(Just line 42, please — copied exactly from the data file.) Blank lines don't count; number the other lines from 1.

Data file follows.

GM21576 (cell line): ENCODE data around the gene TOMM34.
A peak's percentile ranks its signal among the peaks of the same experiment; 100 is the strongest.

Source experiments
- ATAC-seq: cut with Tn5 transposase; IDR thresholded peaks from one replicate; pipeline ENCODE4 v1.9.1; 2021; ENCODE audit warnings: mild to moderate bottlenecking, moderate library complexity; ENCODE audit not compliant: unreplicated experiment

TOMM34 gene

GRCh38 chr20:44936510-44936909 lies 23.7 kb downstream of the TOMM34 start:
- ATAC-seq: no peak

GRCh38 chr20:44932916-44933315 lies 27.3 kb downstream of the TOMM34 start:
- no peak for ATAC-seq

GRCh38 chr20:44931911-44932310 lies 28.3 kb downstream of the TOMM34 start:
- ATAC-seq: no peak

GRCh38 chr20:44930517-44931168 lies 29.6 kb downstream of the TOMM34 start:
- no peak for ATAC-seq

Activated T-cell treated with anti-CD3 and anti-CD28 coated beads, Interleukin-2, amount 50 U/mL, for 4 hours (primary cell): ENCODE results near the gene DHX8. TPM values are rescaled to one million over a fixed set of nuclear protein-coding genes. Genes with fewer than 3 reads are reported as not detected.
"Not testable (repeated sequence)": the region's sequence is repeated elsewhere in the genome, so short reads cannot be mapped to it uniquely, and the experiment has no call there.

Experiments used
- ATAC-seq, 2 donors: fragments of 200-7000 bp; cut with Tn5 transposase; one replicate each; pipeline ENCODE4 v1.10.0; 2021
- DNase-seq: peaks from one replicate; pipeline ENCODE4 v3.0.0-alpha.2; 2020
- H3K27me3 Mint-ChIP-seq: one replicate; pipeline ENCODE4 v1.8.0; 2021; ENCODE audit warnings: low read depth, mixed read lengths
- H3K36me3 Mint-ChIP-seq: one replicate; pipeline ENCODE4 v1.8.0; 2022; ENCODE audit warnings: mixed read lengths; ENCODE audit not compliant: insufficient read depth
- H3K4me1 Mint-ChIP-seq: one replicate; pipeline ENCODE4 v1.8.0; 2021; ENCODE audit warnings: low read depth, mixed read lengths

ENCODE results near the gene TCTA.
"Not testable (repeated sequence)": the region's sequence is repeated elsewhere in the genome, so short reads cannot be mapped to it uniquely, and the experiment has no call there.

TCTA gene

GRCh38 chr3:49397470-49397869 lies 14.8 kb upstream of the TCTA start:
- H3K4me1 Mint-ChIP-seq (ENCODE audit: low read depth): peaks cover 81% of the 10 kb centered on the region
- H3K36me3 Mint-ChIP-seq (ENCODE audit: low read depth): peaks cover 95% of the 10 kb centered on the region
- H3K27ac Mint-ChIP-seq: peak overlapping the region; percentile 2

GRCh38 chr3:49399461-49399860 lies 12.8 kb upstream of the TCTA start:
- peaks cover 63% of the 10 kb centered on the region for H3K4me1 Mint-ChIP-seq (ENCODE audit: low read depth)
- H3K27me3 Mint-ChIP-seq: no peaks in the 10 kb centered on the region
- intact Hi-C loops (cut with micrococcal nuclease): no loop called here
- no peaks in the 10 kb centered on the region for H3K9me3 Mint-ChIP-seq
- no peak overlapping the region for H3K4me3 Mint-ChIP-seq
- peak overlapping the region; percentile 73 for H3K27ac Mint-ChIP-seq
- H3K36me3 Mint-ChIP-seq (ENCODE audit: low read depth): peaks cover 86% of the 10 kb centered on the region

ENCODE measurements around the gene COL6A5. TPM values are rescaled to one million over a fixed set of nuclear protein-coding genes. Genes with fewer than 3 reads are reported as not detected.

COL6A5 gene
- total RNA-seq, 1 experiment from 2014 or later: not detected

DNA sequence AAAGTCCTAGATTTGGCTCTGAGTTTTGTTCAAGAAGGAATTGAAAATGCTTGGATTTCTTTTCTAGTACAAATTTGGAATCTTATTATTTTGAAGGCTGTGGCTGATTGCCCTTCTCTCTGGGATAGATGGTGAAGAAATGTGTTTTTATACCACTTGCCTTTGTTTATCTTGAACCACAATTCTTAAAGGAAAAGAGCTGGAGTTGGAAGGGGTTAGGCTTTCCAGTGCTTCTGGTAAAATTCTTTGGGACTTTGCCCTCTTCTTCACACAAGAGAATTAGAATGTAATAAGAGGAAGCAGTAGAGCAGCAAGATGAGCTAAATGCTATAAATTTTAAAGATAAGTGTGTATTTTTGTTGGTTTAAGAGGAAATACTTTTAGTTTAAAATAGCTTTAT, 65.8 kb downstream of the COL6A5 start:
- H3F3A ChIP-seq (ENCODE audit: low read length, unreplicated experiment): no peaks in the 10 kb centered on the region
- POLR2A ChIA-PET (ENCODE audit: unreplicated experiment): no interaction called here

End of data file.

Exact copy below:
- POLR2A ChIA-PET (ENCODE audit: unreplicated experiment): no interaction called here